When Oasis ceased to be in a flurry fists and smashed guitars on August 28, 2009, what could have feasibly happened next?

Liam Gallagher could have decided to stop making music to concentrate on his clothing brand, Pretty Green; Gem Archer could have ventured into production while also being the ever-faithful sideman to Noel; Andy Bell could have gotten Ride back together to mark the 20th anniversary of Nowhere and a pie of the lucrative band reunion pie; and Noel could have finally made that long pondered-over solo album.

Instead, here we are 18 months later. We still haven’t heard a peep of new music from Noel, while the rest of the band have stuck together and decided to ditch the Oasis name and songs and have re-emerged as Beady Eye.

Different Gear, Still Speeding is a surprising album, It’s surprising that it’s not the unmitigated disaster some had thought it would be.

One thing you notice pretty early on is Liam’s voice. The quality of it has been a contentious point for many Oasis fans in the last decade but here it sounds as powerful and robust as it ever has. Indeed, if you listen to any of the recent live radio sessions, you’ll see that this wasn’t just studio trickery at play.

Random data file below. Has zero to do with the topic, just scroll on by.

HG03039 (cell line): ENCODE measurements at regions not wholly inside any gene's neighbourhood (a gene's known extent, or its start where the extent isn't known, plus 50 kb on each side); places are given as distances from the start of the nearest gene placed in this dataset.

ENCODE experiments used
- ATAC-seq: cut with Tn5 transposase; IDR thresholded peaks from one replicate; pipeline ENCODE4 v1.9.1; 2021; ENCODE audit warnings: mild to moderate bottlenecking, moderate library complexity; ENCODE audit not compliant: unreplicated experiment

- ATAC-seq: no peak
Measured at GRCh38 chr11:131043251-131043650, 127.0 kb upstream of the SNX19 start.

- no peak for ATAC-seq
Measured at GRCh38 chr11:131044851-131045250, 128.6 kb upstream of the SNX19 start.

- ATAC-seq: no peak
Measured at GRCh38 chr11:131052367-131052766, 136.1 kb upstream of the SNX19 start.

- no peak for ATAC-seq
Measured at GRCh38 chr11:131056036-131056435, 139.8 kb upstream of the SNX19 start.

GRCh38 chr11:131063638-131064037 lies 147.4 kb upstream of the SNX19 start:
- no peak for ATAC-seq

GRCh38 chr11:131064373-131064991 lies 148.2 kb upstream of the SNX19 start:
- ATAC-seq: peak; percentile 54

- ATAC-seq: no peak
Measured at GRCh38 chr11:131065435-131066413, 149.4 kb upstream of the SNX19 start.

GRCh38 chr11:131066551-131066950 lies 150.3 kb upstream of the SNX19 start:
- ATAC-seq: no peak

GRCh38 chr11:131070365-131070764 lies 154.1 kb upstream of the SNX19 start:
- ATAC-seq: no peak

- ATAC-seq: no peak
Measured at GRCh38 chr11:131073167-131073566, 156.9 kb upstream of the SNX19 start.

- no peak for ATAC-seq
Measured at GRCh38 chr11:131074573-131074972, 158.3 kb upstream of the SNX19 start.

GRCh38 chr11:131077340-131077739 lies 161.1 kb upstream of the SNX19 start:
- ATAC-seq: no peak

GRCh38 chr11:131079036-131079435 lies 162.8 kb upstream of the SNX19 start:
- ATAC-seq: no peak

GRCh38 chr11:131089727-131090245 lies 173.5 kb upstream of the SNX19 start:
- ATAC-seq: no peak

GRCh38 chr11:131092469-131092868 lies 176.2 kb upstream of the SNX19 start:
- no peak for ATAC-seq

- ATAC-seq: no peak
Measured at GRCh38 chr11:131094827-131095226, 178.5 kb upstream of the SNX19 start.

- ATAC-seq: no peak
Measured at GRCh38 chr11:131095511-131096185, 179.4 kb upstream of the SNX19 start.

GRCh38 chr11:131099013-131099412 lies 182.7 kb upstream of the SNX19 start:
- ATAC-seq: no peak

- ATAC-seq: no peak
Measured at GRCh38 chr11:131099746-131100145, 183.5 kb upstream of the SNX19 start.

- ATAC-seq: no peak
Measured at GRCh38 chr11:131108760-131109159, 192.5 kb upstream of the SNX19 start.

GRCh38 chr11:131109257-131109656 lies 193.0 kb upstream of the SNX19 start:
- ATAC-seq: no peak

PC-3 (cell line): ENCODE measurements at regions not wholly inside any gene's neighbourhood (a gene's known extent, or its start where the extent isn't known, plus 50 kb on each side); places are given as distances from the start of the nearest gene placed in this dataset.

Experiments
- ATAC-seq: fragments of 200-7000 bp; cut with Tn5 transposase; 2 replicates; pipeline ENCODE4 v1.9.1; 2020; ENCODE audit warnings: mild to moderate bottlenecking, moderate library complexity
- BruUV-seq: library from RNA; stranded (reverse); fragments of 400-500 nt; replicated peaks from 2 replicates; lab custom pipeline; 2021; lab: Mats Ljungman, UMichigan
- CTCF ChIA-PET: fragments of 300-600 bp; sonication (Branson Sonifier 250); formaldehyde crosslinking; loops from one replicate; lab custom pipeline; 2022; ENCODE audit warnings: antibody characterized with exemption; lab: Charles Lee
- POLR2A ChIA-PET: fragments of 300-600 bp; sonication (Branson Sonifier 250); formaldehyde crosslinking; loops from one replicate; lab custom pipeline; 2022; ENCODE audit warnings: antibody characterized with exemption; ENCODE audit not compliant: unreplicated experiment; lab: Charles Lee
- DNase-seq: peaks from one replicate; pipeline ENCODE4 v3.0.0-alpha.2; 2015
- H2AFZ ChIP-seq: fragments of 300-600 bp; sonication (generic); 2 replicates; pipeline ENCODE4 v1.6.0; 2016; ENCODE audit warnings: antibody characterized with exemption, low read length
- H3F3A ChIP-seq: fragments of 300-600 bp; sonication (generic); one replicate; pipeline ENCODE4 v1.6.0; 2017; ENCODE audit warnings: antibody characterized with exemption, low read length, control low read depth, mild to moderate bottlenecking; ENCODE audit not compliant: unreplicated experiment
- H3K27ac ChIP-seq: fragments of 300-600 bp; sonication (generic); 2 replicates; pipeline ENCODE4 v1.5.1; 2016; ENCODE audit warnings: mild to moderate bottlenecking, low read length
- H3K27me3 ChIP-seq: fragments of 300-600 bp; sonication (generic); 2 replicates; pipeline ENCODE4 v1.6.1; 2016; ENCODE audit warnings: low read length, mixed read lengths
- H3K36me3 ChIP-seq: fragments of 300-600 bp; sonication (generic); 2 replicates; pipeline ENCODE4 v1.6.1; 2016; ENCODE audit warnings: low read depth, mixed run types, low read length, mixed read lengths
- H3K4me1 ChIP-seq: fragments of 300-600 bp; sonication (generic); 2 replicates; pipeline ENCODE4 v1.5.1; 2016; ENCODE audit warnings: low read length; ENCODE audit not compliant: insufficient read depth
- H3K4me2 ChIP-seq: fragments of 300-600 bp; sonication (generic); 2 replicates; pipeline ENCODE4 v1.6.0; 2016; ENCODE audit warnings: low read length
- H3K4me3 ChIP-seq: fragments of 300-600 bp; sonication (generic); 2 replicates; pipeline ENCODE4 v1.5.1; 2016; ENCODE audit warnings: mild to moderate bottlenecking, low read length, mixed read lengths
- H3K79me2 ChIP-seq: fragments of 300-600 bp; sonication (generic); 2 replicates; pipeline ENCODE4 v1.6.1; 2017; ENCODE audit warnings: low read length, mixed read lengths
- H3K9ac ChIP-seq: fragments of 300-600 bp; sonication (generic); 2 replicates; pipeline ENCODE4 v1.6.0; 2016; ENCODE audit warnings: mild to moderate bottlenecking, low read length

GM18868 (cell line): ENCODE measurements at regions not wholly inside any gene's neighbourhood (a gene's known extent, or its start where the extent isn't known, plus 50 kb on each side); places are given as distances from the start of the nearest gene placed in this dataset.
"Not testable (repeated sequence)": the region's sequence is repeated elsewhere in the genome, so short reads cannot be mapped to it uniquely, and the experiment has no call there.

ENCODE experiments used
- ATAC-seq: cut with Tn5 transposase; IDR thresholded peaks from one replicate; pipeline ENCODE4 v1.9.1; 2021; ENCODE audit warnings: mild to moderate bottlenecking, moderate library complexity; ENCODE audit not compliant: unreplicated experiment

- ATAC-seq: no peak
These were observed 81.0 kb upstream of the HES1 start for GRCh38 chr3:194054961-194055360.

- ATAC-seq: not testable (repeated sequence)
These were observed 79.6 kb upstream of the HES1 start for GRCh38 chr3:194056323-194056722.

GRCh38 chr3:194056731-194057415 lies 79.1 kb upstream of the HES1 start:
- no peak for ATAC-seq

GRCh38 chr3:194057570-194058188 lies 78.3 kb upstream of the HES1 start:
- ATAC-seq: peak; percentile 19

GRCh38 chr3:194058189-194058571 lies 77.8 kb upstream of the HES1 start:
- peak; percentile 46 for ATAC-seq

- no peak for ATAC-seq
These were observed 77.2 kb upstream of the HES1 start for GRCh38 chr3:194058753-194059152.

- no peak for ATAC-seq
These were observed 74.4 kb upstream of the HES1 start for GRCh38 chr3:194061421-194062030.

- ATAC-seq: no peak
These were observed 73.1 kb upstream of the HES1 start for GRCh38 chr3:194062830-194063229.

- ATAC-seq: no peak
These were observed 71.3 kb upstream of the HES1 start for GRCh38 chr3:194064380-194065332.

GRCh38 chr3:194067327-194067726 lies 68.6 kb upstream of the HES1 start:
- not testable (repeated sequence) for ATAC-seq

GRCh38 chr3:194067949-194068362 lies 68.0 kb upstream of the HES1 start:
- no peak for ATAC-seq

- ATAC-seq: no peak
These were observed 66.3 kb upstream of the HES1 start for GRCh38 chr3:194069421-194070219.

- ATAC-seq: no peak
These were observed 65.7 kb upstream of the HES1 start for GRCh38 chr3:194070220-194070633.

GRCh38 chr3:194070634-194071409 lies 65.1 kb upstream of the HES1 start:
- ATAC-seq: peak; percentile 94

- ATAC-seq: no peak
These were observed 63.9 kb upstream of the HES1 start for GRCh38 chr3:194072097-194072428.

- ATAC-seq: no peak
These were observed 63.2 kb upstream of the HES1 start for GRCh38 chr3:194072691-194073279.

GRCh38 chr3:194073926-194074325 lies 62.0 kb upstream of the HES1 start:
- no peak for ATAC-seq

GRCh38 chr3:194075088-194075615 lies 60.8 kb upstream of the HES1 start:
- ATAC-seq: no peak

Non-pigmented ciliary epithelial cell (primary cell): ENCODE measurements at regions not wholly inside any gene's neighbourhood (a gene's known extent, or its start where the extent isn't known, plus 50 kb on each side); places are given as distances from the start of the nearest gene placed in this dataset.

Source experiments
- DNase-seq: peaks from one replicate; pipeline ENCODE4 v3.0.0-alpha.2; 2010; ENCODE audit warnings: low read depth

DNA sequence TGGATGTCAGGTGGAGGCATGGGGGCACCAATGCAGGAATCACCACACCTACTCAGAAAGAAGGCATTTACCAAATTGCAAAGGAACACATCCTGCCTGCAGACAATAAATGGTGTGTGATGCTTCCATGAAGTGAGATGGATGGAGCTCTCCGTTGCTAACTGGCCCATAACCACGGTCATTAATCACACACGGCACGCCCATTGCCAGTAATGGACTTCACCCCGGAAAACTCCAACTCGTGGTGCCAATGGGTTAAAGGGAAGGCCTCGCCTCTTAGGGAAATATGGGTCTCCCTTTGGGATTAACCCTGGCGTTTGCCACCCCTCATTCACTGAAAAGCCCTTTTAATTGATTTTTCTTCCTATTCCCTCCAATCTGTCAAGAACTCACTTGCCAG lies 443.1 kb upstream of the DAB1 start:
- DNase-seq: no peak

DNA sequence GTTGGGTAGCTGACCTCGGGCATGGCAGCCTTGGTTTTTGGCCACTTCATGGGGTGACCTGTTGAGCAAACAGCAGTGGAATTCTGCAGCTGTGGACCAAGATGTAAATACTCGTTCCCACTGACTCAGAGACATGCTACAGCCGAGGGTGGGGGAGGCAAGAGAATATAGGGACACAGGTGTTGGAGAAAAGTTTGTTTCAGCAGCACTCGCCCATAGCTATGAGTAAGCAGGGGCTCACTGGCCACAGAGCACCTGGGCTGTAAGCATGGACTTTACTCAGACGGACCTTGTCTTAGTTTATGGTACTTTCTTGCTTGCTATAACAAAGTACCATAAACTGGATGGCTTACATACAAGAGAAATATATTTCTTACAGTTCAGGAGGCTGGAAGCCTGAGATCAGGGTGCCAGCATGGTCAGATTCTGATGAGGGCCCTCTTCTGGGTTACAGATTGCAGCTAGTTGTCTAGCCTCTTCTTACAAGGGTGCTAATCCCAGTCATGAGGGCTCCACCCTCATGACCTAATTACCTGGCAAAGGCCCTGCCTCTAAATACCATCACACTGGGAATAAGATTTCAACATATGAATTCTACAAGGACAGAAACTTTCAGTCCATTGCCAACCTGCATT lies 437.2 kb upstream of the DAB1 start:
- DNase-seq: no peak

There are plenty of great moments. The opening track Four Letter Word is as great an album opener as any by Oasis. It’s a ferocious rocker akin to some of Archer’s previous work with Heavy Stereo. Millionaire is a taut little early rock ‘n’ roll-inspired number. For Anyone is a sweet piece of pastoral psychedelia that wouldn’t be out of place on an album by The Coral.

At 13 tracks, it does seem to lag at times (if anything was to go, it should have been the slightly laughable Beales And Stones) but the real pay-off is the end. Wigwam, The Beat Goes On and The Morning Son are the three longest tracks on the album; they’re also the most inspired. They’re hazy and dream-like. Liam’s voice sounds, dare one say it, sweet.

Of course another 200 words could be spent pulling every song apart and mentioning what or whom it sounds like. Some of the influences and references are obvious and some are a little more obscure. But there’s no fun in chin stroking. What’s fun is turning this up and shaking the invisible tambourine.

Against all odds, Little Brother and co. have managed to step out of The Chief’s shadows into their own light.

We now turn to Mr N. Gallagher for his response…

– Michael Hartt